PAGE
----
Thanks for the Lessons

While some people open up easier than others, I truly believe that if you give people a chance they’re probably going to teach you something – or at least confirm something that you only “sorta kinda” knew, but perhaps need to more deeply engrain in your psyche…

For this week’s musings, I’m going to get a bit nostalgic with y’all and share some of my favourite lessons from a few of the interesting people who have kindly shared a little piece of themselves with me. Continue reading

A Victim’s Logo

“Of all the parts of your body, be most vigilant over your index finger, for it is blame-thirsty. A pointed finger is a victim’s logo… No matter how abominable your condition may be, try not blame anything or anybody: history, the state, superiors, race, parents, the phase of the moon, childhood, toilet training, etc… The moment that you blame somewhere, you undermine your resolve to change anything.” – Joseph Brodsky. Continue reading

The Paradox of Our Time (Meh).

“Have we all become so isolated, so lacking in social connection, so busy staring into our devices, that we’re forced into a relationship with a disembodied algorithm? Is that humanity’s final chapter?”

These are some of the questions posed in a recent SMH column, by a writer I’m quite fond of (although don’t know personally). But I don’t agree with everything he says, and on this particular matter my thoughts are, “Who the heck cares?” Here’s a unique and controversial idea – what if we just take care of our own business? Continue reading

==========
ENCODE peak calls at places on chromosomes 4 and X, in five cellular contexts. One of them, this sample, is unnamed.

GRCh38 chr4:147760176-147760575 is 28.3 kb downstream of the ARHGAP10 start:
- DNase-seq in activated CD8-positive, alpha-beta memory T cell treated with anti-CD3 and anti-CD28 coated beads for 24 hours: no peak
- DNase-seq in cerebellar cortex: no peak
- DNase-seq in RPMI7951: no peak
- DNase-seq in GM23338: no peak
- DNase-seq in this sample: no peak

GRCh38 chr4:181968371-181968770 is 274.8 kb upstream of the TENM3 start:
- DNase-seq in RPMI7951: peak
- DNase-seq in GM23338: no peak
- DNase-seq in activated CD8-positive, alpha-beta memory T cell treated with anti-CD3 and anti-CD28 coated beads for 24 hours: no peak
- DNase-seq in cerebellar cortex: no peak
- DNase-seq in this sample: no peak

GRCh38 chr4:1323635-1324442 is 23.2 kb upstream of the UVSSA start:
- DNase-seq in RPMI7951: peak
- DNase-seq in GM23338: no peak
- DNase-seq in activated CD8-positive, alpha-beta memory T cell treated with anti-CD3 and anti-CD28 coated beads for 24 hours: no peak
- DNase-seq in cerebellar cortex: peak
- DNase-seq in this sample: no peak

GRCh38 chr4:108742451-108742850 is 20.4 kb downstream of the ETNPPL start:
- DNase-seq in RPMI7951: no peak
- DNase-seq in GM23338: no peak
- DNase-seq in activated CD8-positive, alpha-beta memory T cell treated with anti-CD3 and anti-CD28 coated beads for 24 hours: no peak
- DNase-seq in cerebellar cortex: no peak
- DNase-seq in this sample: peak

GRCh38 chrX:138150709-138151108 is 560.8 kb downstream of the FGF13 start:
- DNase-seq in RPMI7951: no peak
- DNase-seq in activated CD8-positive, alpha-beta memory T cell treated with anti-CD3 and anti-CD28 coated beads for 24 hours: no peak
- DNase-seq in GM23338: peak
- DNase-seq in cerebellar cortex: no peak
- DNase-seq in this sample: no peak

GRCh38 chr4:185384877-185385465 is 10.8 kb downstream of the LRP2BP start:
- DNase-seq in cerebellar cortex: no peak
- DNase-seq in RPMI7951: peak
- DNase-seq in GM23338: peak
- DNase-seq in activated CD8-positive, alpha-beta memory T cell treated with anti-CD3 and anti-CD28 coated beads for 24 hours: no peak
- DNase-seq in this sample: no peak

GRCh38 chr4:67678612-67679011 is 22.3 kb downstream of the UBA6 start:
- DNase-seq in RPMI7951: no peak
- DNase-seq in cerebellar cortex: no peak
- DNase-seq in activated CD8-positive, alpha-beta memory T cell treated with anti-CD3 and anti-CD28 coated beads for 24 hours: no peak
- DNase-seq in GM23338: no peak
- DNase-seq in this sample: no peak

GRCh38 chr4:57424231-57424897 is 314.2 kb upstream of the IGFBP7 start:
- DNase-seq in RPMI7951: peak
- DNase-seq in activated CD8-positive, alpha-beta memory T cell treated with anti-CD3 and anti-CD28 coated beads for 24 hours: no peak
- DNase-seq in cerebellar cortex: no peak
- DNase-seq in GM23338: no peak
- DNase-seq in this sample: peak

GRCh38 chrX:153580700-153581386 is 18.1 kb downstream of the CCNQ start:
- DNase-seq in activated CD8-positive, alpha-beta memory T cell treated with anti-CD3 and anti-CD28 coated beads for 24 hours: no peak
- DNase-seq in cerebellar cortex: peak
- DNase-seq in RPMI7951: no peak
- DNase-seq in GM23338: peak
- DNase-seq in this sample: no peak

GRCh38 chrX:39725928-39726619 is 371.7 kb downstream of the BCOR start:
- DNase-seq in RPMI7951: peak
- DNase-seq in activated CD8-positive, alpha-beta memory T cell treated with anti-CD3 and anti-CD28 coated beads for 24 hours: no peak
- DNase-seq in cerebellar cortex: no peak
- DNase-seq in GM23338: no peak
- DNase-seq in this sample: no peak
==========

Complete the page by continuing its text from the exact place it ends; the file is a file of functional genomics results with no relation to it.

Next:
Swanee’s ‘Fortunate’ Life

First published in Orange City Life 13 July 2017.

OAM John “Swanee” Swan’s rock music career has spanned many decades, with jaunts of booze, drugs, love and loss – overcoming his own demons to help others.

Musician John “Swanee” Swan made a name for himself in the music industry playing in a number of bands including Adelaide group Fraternity, and replacing his good friend Angry Anderson in the Party Boys, ushering their most successful period. He appeared with Cold Chisel from time to time providing backing vocals and percussion, until he was fired for “punching a roadie”. He was considered as Bon Scott’s replacement in AC/DC after Bon died from alcohol poisoning in 1980, but Swanee says it’s a good thing it didn’t transpire. “Bon was my drinking buddy! If I had’ve joined AC/DC they would have had another drunk as a singer. And why would you put them through that again?” Continue reading

The Ocean at the End of the Lane, by Neil Gaiman

I can’t say for sure what prompted me to read Neil Gaiman’s The Ocean at the End of the Lane, although I do believe it was a combination of two factors: first, I was impressed by the speech Neil gave at an Arts University back in 2012. You know how these famous writers are – they put on a black robe and a silly little hat (google tells me those hats are called mortarboards) and then they start saying incredibly inspirational things. Secondly, a friend told me how much he loved the book, describing it as “a children’s book for adults”. The description sounded bloody awful, but intriguing. Continue reading

An Ordinary Day

“Jack Pines are not lumber trees and they won’t win many beauty contests either. But to me this valiant old tree, solitary on its own rocky point, is as beautiful as a living thing can be. In the calligraphy of its shape against the sky is written strength of character and perseverance, survival of wind, drought, cold, heat, disease… In its silence it speaks of wholeness, an integrity that comes from being what you are.” – Douglas Wood. Continue reading